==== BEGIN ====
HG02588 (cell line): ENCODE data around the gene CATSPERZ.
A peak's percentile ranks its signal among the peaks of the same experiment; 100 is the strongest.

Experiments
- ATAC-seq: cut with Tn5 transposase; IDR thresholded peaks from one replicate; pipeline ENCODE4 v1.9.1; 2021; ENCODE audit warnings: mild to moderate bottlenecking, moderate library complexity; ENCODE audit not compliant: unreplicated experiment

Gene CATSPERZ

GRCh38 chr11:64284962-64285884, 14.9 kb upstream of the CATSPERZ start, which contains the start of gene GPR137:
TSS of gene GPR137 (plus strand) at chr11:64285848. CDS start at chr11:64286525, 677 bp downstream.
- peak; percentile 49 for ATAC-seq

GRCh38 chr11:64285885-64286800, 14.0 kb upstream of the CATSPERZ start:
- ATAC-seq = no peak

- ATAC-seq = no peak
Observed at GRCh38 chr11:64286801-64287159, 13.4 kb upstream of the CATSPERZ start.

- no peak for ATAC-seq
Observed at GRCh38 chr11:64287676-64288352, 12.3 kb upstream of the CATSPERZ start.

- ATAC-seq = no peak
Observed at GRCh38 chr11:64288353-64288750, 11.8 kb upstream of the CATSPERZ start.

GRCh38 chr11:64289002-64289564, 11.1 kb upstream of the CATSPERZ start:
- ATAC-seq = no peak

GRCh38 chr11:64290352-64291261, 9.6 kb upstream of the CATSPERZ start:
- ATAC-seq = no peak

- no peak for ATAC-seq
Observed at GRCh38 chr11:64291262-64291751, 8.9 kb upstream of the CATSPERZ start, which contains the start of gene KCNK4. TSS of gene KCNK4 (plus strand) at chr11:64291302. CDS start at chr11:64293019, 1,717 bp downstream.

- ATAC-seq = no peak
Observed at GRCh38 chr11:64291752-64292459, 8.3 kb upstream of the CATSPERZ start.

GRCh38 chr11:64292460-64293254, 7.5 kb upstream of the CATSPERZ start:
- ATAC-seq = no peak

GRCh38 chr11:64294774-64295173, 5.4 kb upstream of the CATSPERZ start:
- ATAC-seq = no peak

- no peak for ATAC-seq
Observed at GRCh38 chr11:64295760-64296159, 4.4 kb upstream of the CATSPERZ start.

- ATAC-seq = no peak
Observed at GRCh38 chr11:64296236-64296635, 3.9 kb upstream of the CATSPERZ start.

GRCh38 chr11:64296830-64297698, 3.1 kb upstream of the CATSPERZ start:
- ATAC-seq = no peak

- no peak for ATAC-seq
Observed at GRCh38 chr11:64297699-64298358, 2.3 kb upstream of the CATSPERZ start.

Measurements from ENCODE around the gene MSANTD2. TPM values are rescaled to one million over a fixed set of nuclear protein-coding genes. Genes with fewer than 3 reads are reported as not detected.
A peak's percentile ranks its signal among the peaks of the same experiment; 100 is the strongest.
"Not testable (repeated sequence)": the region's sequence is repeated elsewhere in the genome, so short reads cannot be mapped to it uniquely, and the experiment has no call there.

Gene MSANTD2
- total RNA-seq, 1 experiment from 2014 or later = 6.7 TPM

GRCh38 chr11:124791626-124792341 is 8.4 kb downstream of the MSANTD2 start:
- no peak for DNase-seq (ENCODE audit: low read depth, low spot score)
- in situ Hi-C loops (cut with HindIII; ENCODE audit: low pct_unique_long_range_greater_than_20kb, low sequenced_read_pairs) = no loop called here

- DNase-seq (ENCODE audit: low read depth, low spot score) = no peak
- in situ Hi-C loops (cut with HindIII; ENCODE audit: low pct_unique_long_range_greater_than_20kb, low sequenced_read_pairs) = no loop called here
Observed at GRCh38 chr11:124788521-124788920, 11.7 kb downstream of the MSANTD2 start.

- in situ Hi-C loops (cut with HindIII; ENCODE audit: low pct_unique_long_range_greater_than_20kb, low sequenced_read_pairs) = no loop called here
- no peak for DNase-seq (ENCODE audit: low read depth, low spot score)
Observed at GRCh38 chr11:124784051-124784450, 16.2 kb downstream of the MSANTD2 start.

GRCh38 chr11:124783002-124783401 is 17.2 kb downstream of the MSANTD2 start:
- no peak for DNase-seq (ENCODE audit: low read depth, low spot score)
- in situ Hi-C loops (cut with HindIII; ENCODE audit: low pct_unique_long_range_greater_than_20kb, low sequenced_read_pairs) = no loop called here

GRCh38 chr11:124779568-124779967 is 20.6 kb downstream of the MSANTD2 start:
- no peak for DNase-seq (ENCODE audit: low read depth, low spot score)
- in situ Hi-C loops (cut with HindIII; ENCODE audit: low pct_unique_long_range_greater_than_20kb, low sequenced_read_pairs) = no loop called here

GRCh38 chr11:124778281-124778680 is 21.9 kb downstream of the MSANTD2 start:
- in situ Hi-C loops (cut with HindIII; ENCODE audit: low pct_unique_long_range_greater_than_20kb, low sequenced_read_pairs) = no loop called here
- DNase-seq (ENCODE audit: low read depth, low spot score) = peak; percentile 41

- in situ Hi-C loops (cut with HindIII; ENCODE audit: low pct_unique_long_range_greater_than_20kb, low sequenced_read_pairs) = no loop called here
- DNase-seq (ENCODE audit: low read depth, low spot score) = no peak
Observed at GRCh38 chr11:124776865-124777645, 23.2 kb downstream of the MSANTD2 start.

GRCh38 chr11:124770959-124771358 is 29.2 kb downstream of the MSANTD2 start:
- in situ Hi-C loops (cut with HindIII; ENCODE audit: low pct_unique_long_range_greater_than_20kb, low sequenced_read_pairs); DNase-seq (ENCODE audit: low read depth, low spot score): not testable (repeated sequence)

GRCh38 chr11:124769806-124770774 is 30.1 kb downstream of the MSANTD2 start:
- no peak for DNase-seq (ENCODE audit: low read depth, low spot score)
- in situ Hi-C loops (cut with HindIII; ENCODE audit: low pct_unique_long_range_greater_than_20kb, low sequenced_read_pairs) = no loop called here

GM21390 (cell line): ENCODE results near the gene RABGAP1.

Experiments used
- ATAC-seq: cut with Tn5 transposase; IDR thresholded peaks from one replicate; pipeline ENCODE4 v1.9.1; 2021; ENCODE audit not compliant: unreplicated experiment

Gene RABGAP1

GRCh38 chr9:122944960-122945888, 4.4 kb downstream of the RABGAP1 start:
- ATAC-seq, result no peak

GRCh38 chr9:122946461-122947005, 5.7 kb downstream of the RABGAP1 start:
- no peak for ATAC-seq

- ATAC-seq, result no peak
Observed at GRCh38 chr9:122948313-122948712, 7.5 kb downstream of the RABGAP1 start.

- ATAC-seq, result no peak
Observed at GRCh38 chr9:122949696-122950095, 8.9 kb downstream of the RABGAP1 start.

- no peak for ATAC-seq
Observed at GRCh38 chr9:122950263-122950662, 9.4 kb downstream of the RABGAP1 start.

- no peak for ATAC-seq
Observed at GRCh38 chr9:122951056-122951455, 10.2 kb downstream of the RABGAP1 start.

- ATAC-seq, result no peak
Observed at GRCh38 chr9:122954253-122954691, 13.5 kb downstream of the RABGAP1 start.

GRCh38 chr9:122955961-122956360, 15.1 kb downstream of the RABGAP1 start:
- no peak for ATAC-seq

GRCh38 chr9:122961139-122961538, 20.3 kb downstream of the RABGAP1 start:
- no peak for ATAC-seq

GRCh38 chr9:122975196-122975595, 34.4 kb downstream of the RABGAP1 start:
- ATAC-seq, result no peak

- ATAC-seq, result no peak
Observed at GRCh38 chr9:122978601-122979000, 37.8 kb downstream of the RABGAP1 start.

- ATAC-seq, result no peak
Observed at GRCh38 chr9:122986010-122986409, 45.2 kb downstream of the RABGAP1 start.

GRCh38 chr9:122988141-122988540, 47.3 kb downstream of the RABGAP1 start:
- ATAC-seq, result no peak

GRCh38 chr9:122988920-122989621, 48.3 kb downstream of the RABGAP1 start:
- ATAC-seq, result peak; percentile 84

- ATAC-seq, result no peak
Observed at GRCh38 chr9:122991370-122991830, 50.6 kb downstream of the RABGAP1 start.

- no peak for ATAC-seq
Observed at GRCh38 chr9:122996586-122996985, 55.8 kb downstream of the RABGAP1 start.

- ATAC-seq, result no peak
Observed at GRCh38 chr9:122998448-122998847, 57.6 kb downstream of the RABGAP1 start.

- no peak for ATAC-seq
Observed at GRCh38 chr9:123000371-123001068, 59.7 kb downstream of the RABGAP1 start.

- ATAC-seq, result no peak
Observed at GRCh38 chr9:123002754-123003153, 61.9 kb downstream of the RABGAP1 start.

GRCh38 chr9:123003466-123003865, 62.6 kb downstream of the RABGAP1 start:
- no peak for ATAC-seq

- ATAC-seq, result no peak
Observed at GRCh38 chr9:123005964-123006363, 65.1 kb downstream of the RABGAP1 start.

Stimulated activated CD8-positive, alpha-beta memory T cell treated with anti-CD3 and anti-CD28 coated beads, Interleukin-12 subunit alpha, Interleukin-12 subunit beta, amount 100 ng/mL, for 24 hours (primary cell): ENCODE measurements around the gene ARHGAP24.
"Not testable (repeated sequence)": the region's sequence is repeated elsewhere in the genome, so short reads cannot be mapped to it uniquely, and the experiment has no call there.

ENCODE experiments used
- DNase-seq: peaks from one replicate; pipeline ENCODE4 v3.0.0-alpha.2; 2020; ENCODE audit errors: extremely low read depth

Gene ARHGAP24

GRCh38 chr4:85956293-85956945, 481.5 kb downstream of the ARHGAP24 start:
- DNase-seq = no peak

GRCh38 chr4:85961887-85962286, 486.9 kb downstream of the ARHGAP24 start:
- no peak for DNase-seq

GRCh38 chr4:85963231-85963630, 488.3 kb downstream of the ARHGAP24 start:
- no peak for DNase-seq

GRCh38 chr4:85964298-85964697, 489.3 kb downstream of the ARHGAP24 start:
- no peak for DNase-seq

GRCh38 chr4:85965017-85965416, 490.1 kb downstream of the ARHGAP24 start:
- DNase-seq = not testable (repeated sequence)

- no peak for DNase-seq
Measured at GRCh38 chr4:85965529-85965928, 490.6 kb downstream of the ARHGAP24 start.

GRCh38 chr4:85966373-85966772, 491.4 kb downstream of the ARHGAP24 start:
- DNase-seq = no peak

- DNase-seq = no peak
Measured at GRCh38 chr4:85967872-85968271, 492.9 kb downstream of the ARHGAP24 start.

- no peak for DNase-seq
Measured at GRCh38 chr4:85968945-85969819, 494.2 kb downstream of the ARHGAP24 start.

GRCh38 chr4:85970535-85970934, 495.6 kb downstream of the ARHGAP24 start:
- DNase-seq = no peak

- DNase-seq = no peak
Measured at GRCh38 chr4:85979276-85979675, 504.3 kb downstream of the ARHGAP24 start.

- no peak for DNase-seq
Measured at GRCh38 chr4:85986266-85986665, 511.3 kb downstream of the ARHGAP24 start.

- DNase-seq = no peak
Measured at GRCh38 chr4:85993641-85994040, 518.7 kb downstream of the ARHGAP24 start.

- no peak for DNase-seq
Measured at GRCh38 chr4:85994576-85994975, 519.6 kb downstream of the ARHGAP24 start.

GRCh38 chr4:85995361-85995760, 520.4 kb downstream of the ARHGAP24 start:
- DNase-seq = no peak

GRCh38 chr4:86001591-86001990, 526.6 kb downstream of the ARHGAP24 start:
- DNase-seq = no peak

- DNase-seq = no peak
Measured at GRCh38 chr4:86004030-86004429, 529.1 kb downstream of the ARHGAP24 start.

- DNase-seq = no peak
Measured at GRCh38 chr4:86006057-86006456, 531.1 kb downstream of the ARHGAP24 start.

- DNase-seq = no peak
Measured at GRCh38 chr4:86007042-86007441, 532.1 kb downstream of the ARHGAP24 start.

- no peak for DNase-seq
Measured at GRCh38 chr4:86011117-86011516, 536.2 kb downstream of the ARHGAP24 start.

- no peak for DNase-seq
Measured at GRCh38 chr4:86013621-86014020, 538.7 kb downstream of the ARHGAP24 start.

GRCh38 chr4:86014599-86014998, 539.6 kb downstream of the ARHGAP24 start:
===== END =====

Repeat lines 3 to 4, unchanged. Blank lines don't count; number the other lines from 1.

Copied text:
Experiments
- ATAC-seq: cut with Tn5 transposase; IDR thresholded peaks from one replicate; pipeline ENCODE4 v1.9.1; 2021; ENCODE audit warnings: mild to moderate bottlenecking, moderate library complexity; ENCODE audit not compliant: unreplicated experiment